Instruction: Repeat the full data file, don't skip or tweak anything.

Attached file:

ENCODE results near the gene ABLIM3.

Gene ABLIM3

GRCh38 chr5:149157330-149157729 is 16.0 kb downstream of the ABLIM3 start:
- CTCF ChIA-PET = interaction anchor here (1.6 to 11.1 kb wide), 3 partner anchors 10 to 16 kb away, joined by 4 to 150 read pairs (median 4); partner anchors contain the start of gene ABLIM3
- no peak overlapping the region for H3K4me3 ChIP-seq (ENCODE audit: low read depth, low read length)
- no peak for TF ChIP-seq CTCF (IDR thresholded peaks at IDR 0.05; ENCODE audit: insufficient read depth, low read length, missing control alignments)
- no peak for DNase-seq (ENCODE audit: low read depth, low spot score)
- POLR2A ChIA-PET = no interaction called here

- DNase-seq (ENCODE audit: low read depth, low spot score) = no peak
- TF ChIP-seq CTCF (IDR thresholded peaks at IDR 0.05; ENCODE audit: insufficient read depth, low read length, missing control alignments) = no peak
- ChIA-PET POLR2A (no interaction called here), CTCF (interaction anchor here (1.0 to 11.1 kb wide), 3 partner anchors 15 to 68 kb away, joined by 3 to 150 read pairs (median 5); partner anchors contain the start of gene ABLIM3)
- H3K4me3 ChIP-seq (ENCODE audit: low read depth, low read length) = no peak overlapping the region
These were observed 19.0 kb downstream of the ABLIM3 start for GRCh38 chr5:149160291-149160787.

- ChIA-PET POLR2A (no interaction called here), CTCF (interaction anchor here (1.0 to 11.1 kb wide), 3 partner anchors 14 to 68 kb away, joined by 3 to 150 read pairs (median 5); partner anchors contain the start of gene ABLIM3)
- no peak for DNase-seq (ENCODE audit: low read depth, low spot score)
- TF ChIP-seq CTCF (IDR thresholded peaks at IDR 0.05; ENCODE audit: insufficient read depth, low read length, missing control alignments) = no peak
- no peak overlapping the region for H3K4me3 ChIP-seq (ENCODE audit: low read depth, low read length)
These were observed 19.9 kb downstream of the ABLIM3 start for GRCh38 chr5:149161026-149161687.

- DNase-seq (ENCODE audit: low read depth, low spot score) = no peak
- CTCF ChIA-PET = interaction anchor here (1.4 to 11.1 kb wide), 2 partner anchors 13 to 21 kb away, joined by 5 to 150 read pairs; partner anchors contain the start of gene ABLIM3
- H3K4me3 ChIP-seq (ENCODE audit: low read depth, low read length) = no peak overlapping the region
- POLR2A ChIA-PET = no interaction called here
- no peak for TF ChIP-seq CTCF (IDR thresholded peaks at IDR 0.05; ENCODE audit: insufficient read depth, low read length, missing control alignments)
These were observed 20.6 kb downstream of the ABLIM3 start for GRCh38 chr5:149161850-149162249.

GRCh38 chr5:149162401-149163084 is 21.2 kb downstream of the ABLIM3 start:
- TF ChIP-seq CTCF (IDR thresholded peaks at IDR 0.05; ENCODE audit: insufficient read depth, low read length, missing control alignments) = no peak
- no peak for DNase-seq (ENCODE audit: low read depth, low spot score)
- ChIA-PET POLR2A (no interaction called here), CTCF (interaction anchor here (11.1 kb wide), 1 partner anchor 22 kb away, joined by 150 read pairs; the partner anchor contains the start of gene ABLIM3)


ENCODE results near the gene ABLIM3.

Gene ABLIM3

GRCh38 chr5:149157330-149157729 is 16.0 kb downstream of the ABLIM3 start:
- CTCF ChIA-PET = interaction anchor here (1.6 to 11.1 kb wide), 3 partner anchors 10 to 16 kb away, joined by 4 to 150 read pairs (median 4); partner anchors contain the start of gene ABLIM3
- no peak overlapping the region for H3K4me3 ChIP-seq (ENCODE audit: low read depth, low read length)
- no peak for TF ChIP-seq CTCF (IDR thresholded peaks at IDR 0.05; ENCODE audit: insufficient read depth, low read length, missing control alignments)
- no peak for DNase-seq (ENCODE audit: low read depth, low spot score)
- POLR2A ChIA-PET = no interaction called here

- DNase-seq (ENCODE audit: low read depth, low spot score) = no peak
- TF ChIP-seq CTCF (IDR thresholded peaks at IDR 0.05; ENCODE audit: insufficient read depth, low read length, missing control alignments) = no peak
- ChIA-PET POLR2A (no interaction called here), CTCF (interaction anchor here (1.0 to 11.1 kb wide), 3 partner anchors 15 to 68 kb away, joined by 3 to 150 read pairs (median 5); partner anchors contain the start of gene ABLIM3)
- H3K4me3 ChIP-seq (ENCODE audit: low read depth, low read length) = no peak overlapping the region
These were observed 19.0 kb downstream of the ABLIM3 start for GRCh38 chr5:149160291-149160787.

- ChIA-PET POLR2A (no interaction called here), CTCF (interaction anchor here (1.0 to 11.1 kb wide), 3 partner anchors 14 to 68 kb away, joined by 3 to 150 read pairs (median 5); partner anchors contain the start of gene ABLIM3)
- no peak for DNase-seq (ENCODE audit: low read depth, low spot score)
- TF ChIP-seq CTCF (IDR thresholded peaks at IDR 0.05; ENCODE audit: insufficient read depth, low read length, missing control alignments) = no peak
- no peak overlapping the region for H3K4me3 ChIP-seq (ENCODE audit: low read depth, low read length)
These were observed 19.9 kb downstream of the ABLIM3 start for GRCh38 chr5:149161026-149161687.

- DNase-seq (ENCODE audit: low read depth, low spot score) = no peak
- CTCF ChIA-PET = interaction anchor here (1.4 to 11.1 kb wide), 2 partner anchors 13 to 21 kb away, joined by 5 to 150 read pairs; partner anchors contain the start of gene ABLIM3
- H3K4me3 ChIP-seq (ENCODE audit: low read depth, low read length) = no peak overlapping the region
- POLR2A ChIA-PET = no interaction called here
- no peak for TF ChIP-seq CTCF (IDR thresholded peaks at IDR 0.05; ENCODE audit: insufficient read depth, low read length, missing control alignments)
These were observed 20.6 kb downstream of the ABLIM3 start for GRCh38 chr5:149161850-149162249.

GRCh38 chr5:149162401-149163084 is 21.2 kb downstream of the ABLIM3 start:
- TF ChIP-seq CTCF (IDR thresholded peaks at IDR 0.05; ENCODE audit: insufficient read depth, low read length, missing control alignments) = no peak
- no peak for DNase-seq (ENCODE audit: low read depth, low spot score)
- ChIA-PET POLR2A (no interaction called here), CTCF (interaction anchor here (11.1 kb wide), 1 partner anchor 22 kb away, joined by 150 read pairs; the partner anchor contains the start of gene ABLIM3)